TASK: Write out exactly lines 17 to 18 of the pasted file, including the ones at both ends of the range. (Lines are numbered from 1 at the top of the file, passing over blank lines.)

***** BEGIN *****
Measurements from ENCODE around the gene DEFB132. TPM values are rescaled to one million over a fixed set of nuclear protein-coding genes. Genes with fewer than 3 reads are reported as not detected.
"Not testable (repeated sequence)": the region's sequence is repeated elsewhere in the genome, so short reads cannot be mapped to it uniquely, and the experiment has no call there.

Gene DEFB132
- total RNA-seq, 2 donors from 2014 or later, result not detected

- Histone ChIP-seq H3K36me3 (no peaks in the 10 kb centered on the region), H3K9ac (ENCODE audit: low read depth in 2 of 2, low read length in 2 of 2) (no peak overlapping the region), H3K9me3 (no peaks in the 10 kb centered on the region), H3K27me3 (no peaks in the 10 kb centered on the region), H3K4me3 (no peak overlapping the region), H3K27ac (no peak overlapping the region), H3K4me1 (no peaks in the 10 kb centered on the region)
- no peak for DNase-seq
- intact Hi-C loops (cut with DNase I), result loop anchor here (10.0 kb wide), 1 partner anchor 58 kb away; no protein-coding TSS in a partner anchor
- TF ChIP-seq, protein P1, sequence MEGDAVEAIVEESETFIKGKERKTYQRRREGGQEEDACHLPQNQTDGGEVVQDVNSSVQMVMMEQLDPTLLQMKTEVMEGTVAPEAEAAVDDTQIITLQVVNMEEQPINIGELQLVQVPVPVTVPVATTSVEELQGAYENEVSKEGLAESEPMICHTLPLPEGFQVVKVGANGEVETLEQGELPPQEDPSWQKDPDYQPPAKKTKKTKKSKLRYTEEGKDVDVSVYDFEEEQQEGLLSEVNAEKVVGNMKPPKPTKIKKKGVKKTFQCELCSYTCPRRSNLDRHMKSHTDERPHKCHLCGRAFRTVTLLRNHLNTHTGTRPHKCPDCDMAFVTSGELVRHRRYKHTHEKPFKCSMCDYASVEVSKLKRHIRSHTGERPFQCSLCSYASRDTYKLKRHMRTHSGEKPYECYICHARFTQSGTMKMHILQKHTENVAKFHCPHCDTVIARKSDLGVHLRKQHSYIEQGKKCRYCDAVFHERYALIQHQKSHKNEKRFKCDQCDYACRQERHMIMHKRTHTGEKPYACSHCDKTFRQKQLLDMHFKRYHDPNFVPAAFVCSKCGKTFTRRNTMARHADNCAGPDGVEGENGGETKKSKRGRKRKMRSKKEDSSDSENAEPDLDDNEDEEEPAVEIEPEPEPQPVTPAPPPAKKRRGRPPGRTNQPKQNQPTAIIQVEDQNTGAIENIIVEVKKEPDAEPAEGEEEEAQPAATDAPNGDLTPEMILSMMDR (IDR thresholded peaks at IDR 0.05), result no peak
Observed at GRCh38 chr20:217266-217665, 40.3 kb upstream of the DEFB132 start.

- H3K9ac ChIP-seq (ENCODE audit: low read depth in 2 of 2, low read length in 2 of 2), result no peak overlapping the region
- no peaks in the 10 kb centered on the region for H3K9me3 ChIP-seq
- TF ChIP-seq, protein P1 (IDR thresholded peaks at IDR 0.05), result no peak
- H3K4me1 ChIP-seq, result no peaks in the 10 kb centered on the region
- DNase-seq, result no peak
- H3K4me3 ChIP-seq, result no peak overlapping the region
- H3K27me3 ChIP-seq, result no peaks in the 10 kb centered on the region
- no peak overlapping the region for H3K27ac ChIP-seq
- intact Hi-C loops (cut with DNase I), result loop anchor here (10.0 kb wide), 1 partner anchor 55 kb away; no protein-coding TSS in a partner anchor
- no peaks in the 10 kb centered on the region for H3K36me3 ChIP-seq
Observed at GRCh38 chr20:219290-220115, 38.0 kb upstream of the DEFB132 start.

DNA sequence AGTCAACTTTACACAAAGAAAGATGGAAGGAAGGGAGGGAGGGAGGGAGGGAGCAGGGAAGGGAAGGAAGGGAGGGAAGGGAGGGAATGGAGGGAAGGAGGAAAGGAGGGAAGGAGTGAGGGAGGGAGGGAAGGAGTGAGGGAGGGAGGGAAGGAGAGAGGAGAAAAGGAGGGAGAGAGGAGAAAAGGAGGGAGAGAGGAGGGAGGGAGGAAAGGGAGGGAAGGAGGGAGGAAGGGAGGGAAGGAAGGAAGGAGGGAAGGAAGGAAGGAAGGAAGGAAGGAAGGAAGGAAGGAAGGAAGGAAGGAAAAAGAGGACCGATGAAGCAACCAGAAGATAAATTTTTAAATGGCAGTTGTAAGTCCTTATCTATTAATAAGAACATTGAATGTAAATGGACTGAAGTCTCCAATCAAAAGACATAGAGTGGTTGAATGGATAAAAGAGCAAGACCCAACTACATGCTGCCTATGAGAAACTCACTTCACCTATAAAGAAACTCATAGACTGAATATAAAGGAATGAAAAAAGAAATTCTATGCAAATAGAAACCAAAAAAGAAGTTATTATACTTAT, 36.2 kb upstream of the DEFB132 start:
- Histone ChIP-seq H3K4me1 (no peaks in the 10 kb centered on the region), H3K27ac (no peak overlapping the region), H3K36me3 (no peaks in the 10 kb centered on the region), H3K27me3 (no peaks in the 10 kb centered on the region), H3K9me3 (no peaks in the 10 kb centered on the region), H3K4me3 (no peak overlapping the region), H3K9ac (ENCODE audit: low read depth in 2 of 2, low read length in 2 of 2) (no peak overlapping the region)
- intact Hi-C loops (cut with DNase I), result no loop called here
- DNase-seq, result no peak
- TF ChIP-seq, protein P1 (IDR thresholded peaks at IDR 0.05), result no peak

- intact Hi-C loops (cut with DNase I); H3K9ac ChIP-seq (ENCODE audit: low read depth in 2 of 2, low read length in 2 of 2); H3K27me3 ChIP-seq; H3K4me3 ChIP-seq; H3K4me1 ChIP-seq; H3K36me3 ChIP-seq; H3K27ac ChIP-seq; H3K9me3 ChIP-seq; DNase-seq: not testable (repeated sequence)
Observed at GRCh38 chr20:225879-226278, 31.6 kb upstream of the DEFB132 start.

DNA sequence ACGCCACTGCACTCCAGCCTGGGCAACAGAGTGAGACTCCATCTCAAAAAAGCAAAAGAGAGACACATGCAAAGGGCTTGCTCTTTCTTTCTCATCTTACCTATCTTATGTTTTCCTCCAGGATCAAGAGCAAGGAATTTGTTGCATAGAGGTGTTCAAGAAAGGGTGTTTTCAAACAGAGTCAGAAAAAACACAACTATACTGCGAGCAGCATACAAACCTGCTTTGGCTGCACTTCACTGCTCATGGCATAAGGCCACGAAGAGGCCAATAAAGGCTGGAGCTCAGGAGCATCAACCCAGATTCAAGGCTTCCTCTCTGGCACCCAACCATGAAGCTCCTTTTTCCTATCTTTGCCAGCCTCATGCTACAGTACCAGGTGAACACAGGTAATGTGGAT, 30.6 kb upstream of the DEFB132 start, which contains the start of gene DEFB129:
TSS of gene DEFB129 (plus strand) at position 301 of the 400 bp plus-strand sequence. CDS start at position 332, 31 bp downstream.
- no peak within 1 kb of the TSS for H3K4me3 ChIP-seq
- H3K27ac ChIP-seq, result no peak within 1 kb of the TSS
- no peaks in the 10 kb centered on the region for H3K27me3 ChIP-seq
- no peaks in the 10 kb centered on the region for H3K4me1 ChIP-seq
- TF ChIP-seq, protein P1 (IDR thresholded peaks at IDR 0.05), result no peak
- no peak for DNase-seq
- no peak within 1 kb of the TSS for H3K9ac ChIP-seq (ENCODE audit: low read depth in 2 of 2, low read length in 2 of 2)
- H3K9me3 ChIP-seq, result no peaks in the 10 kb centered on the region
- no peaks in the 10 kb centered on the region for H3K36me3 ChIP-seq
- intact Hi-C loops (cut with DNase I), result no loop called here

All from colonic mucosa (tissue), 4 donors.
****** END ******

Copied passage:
- no peak overlapping the region for H3K27ac ChIP-seq
- intact Hi-C loops (cut with DNase I), result loop anchor here (10.0 kb wide), 1 partner anchor 55 kb away; no protein-coding TSS in a partner anchor